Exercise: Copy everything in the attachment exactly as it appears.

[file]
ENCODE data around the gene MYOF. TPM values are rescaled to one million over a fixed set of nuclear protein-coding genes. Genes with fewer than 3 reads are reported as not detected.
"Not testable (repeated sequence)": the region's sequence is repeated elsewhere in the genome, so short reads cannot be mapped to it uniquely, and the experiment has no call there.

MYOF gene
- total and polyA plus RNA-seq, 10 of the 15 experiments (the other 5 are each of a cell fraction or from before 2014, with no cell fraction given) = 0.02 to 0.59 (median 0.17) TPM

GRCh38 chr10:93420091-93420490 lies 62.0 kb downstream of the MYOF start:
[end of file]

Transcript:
ENCODE data around the gene MYOF. TPM values are rescaled to one million over a fixed set of nuclear protein-coding genes. Genes with fewer than 3 reads are reported as not detected.
"Not testable (repeated sequence)": the region's sequence is repeated elsewhere in the genome, so short reads cannot be mapped to it uniquely, and the experiment has no call there.

MYOF gene
- total and polyA plus RNA-seq, 10 of the 15 experiments (the other 5 are each of a cell fraction or from before 2014, with no cell fraction given) = 0.02 to 0.59 (median 0.17) TPM

GRCh38 chr10:93420091-93420490 lies 62.0 kb downstream of the MYOF start: